Did The Rav4 EV Get Overlooked?

Amid all the hype for electric vehicles, some EVs aren’t getting the attention they deserve. While everyone is oohing and ahhing over Tesla vehicles, Toyota quietly launched an electric SUV similar to the RAV4.

Toyota’s new electric SUV will only be available in Europe for the time being. It's called X Prologue, and it closely resembles the RAV4. Toyota's timing is perfect because interest in electric SUVs is rising. Yet, this isn't Toyota's first rodeo. Far from it.

Rav4 ev first gen

Not many people know this, but Toyota has launched an electric version of the RAV4 twice. Both times, production for this futuristic vehicle was short-lived. It's rather surprising, given how popular the RAV4 is, and the rising interest in EVs. Let's take a closer look at both generations.

The First Generation Of The RAV4 EV

Believe it or not, but Toyota launched the first-generation RAV4 EV in 1997. Toyota offered this vehicle as a fleet option. Cities, businesses, or utility companies could lease a few of these cars. In 2002, Toyota started selling or leasing units of this electric SUV to the general public. It sold or leased only 328 units to the general public when it decided to stop production. There was a waiting list for this vehicle, so no one knows why Toyota made that decision. 

The Second Generation Of The RAV4 EV

In 2010, Toyota signed a joint development agreement with Tesla. The agreement required Toyota to invest millions of dollars into Tesla. The brainchild of this cooperation was the RAV4 EV. It was one of the first full-sized EVs coming out of Toyota to the states. 

In 2010, Toyota sold one of their manufacturing plants for a meager $42 million. Once Tesla went public that same year, Toyota purchased $50 million of Tesla stock. This placed Toyota in a prime position to take advantage of the technology Tesla is world-renowned for. The Tesla Roadster, their key product back then, had enough battery and energy-efficient parts to get an estimated 200 miles per charge. Toyota saw a lot of potential in Tesla. That's why Toyota decided to partner with Tesla to produce the second generation RAV4 EV.

Second Generation RAV4 EV Specs

Toyota’s RAV4 EV was an impressive feat during its time. Production began for this vehicle in 2012. Toyota discontinued it in 2014. During its short two years, the RAV4 EV offered the following features:

  • An impressive single-charge rating of 103 miles
  • IntelliTouch touch-sensor controls as well as navigation, satellite radio availability, and music streaming via Bluetooth
  • Lithium metal-oxide RAV4 EV battery pack and charging system developed by Tesla
  • Powertrain components supplied by Tesla (motor, gearbox, etc.)
  • Electric motor that could push the RAV4 EV from 0-60 mph in 8.6 seconds
  • Notable agility

What made this vehicle different from other electric cars was the partnership with Tesla Motors. But with the RAV4 EV, you got more space at a better price for an electric vehicle.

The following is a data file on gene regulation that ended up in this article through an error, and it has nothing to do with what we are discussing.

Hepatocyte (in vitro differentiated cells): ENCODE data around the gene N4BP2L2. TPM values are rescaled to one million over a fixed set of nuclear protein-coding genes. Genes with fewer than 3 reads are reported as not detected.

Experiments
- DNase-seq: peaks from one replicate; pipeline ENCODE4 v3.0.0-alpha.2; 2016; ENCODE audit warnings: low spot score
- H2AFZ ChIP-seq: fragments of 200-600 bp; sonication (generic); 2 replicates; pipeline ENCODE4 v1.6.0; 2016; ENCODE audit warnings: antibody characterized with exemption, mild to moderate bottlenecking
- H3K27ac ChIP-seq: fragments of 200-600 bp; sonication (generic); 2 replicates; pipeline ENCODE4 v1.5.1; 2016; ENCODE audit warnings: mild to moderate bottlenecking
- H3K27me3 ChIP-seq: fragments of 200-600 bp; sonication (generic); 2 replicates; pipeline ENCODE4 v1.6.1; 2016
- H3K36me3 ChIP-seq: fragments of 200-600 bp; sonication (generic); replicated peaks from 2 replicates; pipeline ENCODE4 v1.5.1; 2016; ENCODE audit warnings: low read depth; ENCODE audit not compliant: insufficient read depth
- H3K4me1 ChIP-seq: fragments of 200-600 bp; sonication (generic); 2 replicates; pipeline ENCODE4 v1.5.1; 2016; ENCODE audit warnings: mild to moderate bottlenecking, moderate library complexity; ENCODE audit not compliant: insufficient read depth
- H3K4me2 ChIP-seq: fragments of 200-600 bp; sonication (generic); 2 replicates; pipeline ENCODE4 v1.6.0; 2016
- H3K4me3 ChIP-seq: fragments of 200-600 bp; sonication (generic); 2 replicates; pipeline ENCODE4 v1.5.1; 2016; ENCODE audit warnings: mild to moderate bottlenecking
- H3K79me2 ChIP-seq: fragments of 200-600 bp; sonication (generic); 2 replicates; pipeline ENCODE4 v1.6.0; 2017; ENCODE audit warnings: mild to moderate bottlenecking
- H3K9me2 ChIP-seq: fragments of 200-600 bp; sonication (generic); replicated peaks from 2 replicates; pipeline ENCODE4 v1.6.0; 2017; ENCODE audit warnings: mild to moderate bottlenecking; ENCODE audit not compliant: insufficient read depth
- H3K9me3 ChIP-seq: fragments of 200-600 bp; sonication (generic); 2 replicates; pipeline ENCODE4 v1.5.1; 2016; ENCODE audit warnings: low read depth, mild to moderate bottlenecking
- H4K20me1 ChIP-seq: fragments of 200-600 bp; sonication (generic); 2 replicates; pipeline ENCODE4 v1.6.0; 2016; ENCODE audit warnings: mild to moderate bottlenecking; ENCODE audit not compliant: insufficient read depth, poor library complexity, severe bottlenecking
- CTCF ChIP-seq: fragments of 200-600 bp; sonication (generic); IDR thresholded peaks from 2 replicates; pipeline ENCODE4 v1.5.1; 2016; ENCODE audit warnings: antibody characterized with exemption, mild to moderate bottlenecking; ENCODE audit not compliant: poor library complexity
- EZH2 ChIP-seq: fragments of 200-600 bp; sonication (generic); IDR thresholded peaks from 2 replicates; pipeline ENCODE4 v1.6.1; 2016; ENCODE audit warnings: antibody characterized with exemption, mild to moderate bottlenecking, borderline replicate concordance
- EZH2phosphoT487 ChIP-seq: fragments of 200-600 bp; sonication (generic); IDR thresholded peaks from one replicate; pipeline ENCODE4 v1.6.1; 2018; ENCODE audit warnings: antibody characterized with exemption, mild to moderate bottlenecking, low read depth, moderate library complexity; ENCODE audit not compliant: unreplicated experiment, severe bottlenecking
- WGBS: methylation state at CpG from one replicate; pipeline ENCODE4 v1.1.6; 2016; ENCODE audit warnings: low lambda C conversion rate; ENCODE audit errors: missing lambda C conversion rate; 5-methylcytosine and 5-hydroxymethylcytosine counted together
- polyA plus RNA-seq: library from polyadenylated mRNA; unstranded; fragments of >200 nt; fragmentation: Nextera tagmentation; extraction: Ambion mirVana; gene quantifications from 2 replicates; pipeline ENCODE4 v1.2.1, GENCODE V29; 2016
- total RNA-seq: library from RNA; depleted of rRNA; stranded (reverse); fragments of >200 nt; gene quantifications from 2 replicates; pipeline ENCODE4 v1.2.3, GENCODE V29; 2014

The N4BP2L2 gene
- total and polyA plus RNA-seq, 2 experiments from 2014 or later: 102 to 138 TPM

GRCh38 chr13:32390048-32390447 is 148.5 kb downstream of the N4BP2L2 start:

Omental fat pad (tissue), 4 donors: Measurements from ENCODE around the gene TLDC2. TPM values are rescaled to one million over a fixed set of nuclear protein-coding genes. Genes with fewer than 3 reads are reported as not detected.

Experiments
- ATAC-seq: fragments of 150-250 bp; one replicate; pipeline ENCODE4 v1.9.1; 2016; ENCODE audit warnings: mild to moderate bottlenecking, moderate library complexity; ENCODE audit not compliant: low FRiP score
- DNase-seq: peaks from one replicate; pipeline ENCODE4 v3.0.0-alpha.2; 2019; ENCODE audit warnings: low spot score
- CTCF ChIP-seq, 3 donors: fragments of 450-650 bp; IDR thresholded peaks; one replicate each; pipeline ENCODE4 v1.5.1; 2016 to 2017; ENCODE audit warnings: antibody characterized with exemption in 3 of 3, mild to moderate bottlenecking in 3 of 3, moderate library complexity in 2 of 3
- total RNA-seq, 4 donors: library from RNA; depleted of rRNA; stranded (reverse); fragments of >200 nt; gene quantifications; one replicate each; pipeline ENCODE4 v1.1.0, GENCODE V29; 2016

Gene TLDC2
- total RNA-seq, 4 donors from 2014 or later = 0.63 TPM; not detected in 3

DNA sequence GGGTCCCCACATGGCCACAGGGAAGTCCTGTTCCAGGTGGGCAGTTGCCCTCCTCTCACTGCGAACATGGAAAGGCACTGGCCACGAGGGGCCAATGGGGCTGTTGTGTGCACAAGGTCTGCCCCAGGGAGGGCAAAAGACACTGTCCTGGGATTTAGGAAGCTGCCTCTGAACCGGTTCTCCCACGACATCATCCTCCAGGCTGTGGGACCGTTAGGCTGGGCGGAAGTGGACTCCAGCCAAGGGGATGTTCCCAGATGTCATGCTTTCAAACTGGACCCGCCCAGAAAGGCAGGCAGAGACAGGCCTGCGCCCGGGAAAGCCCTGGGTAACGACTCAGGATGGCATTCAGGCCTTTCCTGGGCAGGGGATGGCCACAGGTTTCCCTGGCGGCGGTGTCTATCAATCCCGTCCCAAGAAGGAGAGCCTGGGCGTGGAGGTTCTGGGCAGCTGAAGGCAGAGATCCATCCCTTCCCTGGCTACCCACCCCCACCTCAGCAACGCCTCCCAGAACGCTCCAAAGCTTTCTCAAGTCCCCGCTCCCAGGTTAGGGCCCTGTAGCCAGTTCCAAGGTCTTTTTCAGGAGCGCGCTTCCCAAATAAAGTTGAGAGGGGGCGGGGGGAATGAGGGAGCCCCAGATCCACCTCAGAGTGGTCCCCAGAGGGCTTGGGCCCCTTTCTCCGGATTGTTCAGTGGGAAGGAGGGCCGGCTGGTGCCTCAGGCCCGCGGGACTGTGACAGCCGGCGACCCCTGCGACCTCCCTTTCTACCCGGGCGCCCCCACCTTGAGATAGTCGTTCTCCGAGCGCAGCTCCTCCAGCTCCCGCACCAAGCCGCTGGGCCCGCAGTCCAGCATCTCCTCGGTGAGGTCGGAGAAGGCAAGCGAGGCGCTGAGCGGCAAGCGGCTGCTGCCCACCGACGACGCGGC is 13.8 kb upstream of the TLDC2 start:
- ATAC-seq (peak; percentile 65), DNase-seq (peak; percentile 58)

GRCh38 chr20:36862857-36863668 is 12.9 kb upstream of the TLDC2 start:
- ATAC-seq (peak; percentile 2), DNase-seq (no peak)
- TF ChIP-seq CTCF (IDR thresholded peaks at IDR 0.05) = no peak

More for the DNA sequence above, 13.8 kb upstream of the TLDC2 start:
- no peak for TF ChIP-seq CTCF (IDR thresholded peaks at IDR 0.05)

The price for a RAV4 EV started at $49,800. That was pretty reasonable for an electric SUV at the time.

The second-generation RAV4 EV had the potential to change a lot of things about Toyota. So what happened? Why did Toyota kill the production of this vehicle after only two years?

Why Was The RAV4 EV Overlooked?

Rav4 EV badge

The RAV4 was an excellent electric SUV. It had a solid electric motor, battery, etc. from Tesla and a RAV4 body. What's not to like? At the time, everyone thought that the RAV4 EV would become one of the most popular EVs. Instead, it went belly up after only two years of production.

Toyota sold only 192 units of this vehicle in 2012. In 2013, Toyota sold 1,096 units. In 2014, Toyota sold only 1,201 units. A total of 2,489 units of this electric SUV were ever sold. It was only available in California, which may have contributed to its disappointing sales figure.

Despite all the impressive features the RAV4 EV offered, it came with a major drawback. It took a long time to achieve a full charge. If you didn't have a Level 2 charging station, it took at least 24 hours to get a full charge. That wasn't practical for daily drivers. That's the main reason why there wasn't enough interest in this electric SUV. It played a big part in Toyota's decision to discontinue production after the 2014 model year. We speculate that the following factors played a small part too:

  • Limited availability (only in California)
  • Not enough interest in electric SUVs (the RAV4 EV may have been too ahead of its time)

Toyota's agreement with Tesla expired in 2014, and it was never renewed. In 2016, Toyota sold off its stake in Tesla. Toyota never announced why it decided to discontinue its joint venture with Tesla. Many people suspect it's because Toyota wanted to establish itself as a capable EV manufacturer without any outside help.

The good news is the Toyota RAV4 has been electrified again... sort of. In July 2020, Toyota released a hybrid version of the RAV4 called the RAV4 Prime. It produces 302 horsepower. Unlike the X Prologue, the RAV4 Prime is available in the states.